What constitutes a valid Payment Schedule?
Case Note: Style Timber Floor Pty Ltd v Krivosudsky  NSWCA 171
On 16 July 2019, the NSW Court of Appeal delivered its decision in Style Timber Floor Pty Ltd v Krivosudsky  NSWCA 171. 1
This case was in respect of a Payment Claim issued under the Building and Construction Industry Security of Payment Act 1999 (NSW) (Act) and deals with the question of what constitutes a valid payment schedule.
The main background and reasons for the decision in the judgment were by His Honour Leeming JA, including a very thorough analysis of the role of payment schedules within the Act.
Facts and Background
Style Timber Floor Pty Ltd (Style Timber) engaged Mr Krivosudsky trading as RK Grinding as a subcontractor to perform floor grinding and topping work at various sites in Sydney. A dispute arose as to the quality of the work, and Style Timber refused to pay certain invoices.
On 28 November 2017, Mr Krivosudsky served a “payment claim” under section 13 of the Act for $106,166.50 (the Payment Claim).
On 30 November 2017, Style Timber sent an email (the 30 November email) responding to the Payment Claim as follows:
“If you want, make a appointment with me, come to my office. I will show you the working agreement between Style timber and Rk grinding, many emails, photos, videos, back charges from builders and other trades, complains from my clients. You will understand why I can’t pay you. The damages you done is more than what you claimed.” (sic)
Mr Krivosudsky applied to the District Court for summary judgment for the full amount claimed in the Payment Claim on the basis that the 30 November email was invalid for the purposes of the Act.
Style Timber argued that the 30 November email responding to the Payment Claim, when read with the totality of the correspondence referenced in the email, satisfied the requirements of a valid Payment Schedule under the Act.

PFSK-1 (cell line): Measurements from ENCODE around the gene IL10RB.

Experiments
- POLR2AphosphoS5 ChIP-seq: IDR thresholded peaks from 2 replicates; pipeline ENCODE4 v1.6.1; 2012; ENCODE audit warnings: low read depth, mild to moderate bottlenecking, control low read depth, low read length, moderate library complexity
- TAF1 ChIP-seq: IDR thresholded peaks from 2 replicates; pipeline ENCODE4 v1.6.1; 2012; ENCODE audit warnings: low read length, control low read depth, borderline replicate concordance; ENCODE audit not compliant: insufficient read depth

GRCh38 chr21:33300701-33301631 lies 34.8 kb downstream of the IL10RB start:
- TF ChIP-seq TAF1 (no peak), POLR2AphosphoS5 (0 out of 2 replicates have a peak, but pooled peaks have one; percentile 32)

Mr Krivosudsky succeeded in his application for summary judgment.
Style Timber sought leave to appeal the decision of the District Court to the Court of Appeal.
The substantive issue arising in the appeal was whether Style Timber’s response was a “payment schedule” for the purposes of the Act.
Court of Appeal Decision
The Court of Appeal granted leave to Style Timber to appeal, but ultimately dismissed the appeal on the basis that the 30 November email did not amount to a payment schedule. The Court decided that the generality of the matters raised in the 30 November email rendered it impossible to determine the scope of the dispute.
The Court made the following observations in respect of payment schedules under the Act:
(a) section 14 of the Act is an “important constituent part of a narrowly circumscribed statutory regime in legislation” with a particular purpose, namely to achieve a prompt temporary resolution of payment disputes without prejudice to the parties’ rights at law;
(b) while a payment schedule can be an abbreviated description of the dispute, a payment schedule must sufficiently describe the dispute to explain the case it would have to meet in an adjudication; and
(c) section 14(3) of the Act may be satisfied by serving a document incorporating other documents by reference, provided such documents are identified with sufficient particularity to enable the recipient to know what is being incorporated.
Case Law Regarding Payment Schedules
In the course of the decision, there was an analysis of the existing case law relating to payment schedules where the following propositions and authorities were mentioned:
- a payment schedule need not be attended with the same degree of formality that might be required in other legal contexts, however, this is not a licence for informality or an excuse for vague, generalised objections to payment (see Multiplex Constructions Pty Ltd v Luikens NSWSC 11402 which was endorsed by the Court of Appeal in Clarence Street Pty Ltd v Isis Projects Pty Ltd  NSWCA 3913); and
- even where a respondent proposes to pay no part of a payment claim, it is still required to indicate reasons in accordance with s 14(3) (see Barclay Mowlem v Tesrol Walsh Bay  NSWSC 12324 and Minimax Fire Fighting Systems Pty Ltd v Bremore Engineering (WA) Pty Ltd  QSC 3335).